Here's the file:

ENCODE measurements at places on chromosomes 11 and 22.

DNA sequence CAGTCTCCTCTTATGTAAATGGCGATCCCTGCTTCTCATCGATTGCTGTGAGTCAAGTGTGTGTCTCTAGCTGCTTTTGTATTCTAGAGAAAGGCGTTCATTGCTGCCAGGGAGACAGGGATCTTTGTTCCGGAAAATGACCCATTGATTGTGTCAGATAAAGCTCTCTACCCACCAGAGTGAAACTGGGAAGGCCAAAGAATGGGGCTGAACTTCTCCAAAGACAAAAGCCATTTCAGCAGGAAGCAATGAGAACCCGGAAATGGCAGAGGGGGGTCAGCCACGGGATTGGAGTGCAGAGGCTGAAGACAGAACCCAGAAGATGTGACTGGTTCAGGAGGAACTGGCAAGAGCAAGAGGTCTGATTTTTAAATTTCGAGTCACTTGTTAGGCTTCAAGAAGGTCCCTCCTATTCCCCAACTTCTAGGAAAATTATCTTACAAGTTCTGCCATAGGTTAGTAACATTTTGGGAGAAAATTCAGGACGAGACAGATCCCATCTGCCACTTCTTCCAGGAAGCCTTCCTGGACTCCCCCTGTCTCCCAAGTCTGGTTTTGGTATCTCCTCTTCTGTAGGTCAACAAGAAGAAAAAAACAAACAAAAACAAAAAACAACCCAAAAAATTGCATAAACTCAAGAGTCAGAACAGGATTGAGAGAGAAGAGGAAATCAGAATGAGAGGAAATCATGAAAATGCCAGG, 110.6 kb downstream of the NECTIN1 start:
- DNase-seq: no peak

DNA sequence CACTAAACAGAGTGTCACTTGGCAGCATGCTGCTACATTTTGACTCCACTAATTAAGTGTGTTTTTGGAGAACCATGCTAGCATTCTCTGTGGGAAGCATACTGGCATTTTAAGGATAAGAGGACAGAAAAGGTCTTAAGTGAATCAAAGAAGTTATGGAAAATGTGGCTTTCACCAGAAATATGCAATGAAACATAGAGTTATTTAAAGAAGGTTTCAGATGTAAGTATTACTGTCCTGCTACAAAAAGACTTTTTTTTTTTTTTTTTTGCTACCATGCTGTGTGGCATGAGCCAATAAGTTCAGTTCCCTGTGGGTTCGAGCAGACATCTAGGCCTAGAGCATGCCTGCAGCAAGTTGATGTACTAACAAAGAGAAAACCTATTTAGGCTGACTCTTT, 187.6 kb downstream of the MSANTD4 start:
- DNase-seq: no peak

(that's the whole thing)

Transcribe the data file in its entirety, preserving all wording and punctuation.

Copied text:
ENCODE measurements at places on chromosomes 11 and 22.

DNA sequence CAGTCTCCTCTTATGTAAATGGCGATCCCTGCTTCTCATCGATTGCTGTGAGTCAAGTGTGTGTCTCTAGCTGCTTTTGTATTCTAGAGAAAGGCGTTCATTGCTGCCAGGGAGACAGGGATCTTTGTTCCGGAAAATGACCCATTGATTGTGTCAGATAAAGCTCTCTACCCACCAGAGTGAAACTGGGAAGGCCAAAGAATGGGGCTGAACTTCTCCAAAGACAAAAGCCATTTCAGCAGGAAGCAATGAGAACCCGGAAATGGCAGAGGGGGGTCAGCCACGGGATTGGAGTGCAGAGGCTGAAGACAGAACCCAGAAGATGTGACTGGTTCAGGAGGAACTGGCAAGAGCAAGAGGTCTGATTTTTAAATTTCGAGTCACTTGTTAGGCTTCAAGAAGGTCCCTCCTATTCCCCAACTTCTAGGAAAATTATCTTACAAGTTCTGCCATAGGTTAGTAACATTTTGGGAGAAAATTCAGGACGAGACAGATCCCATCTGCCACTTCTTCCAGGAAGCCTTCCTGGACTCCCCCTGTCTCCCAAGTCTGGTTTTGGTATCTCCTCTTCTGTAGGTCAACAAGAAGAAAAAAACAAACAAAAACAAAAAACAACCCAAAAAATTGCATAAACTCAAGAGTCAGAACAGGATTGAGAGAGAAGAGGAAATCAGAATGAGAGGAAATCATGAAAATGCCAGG, 110.6 kb downstream of the NECTIN1 start:
- DNase-seq: no peak

DNA sequence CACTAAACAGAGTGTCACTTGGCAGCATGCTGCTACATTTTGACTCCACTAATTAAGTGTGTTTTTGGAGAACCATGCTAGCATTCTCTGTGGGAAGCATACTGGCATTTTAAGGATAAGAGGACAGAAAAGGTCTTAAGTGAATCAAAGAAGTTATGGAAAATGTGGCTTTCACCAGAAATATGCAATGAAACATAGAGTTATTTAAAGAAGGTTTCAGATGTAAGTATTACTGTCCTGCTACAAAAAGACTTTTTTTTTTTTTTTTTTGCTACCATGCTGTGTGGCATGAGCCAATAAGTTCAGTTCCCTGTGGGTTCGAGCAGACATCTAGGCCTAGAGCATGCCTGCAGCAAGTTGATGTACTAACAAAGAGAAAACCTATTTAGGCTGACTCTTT, 187.6 kb downstream of the MSANTD4 start:
- DNase-seq: no peak